Research & Results

Native or foreign? Phylogeography of European bladdernut Staphylea pinnata L. in Central Europe

National Science Centre, grant "PRELUDIUM"
Łukasz Piechnik


Over the centuries, some plant species have been introduced into new areas as a result of conscious or unconscious human activity. European bladdernut Staphylea pinnata L. may have such origin in Poland. This is argued by the fact that the bladdernut has been used by man for various purposes (e.g., handcrafting, religious customs) from antiquity to modern times. This shrub was worshipped by the tribes of Celts, Slavs and Germans, which was expressed, among others, by planting it on the graves of warriors. Its extremely hard wood was used to make tool shafts, figurines, small wooden accessories, while large, brown seeds were used to make necklaces and rosaries.

The bladdernut's range covers southeastern Europe and Asia Minor. The largest number of localities of this species is found in Bulgaria, Romania, Moldova, Hungary and the countries of the former Yugoslavia. The northern boundary of the range is formed by detached clusters in eastern France, Switzerland, southern Germany, Lower Austria, Moravia, Slovakia, western Ukraine and southern Poland (mainly in Lower Silesia, Kraków-Częstochowa Upland and the Carpathians). Some researchers suggest that the modern distribution of the bladdernut was largely shaped by human activity and that this species in the localities north of the Carpathians is an archaeophyte, i.e. a plant that was brought into the area before 1500 CE. This would be evidenced by the discovery of bladdernut seeds and wood during archaeological excavations, and the presence of some bladdernut localities on the remains of former strongholds. However, there is still no strong evidence that people participated in introducing this species into Poland.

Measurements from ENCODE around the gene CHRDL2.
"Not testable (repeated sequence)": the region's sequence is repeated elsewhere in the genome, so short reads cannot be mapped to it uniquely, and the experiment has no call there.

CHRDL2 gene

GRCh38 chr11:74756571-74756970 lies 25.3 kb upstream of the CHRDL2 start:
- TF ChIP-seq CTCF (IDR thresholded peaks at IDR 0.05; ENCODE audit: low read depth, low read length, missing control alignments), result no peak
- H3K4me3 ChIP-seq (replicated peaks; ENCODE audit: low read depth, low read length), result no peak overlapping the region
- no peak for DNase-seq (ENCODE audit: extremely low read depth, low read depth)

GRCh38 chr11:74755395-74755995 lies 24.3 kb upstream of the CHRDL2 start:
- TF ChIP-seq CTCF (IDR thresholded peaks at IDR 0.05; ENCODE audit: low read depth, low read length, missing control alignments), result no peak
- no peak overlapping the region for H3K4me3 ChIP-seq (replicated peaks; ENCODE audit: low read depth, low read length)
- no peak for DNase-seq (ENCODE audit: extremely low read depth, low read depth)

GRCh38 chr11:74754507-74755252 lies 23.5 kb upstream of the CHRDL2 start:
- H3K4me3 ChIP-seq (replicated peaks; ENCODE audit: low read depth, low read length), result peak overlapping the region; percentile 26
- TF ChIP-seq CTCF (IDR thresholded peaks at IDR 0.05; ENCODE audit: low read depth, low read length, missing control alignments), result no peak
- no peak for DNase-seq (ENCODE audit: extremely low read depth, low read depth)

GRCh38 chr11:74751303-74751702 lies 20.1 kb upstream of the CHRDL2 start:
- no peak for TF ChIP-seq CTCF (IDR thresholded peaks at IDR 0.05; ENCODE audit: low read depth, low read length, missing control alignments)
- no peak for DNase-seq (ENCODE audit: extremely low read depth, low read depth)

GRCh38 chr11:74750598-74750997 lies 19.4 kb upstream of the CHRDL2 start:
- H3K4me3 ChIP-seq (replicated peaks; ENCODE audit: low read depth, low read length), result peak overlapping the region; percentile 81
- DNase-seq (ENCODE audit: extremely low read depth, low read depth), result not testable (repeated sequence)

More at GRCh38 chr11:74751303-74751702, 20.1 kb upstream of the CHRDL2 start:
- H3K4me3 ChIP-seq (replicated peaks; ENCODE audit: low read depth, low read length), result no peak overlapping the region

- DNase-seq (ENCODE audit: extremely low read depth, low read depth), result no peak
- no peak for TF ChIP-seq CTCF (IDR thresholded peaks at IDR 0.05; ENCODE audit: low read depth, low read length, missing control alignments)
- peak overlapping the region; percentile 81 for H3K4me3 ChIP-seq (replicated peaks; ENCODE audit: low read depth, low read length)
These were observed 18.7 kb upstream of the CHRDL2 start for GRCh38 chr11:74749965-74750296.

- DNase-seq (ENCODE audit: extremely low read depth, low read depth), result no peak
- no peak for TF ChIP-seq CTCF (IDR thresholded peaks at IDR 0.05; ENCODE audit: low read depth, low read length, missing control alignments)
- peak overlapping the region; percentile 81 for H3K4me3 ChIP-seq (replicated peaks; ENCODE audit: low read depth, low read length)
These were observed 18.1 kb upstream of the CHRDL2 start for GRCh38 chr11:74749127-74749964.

The aim of the research is to determine the regional and interregional genetic variability of the Polish populations of European bladdernut and to assess their relationship with populations in other European countries (Austria, Bulgaria, Croatia, Czech Republic, Germany, Romania, Slovakia, Switzerland, Ukraine, Hungary). The collected leaf samples will be analyzed using the latest genetic methods and biometric methods. Thanks to the wide sampling, covering almost the entire geographical range of the species, the project will significantly contribute to supplementing the scarce knowledge on the phylogeography of European bladdernut, in particular to clarifying the nature of the origin (natural vs anthropogenic) of its Polish localities.

S. pinnata next to the fence of a farm house – in an anthropogenic habitat typical of this species.
Photo: Ł. Piechnik.

Anthropogenic site of S. pinnata, Białowodzka Góra, Wyspowy Beskid.
Photo: Ł. Piechnik.

Anthropogenic site of S. pinnata, Lyski (Rybnik Plateau).
Photo: Ł. Piechnik.

Anthropogenic site of S. pinnata, Płaza, Tenczynek Hills.
Photo: Ł. Piechnik.

Natural site of S. pinnata in an oak-hornbeam forest with an admixture of fir and beech in the Magurski National Park, Low Beskid Mts.
Photo: Ł. Piechnik.

Natural site of S. pinnata on a beech-hornbeam forest edge, Low Beskid Mts.
Photo: Ł. Piechnik.

Inflorescence of S. pinnata.
Photo: Ł. Piechnik.

S. pinnata fruit.
Photo: Ł. Piechnik.

Top of the S. pinnata shoot.
Photo: Ł. Piechnik.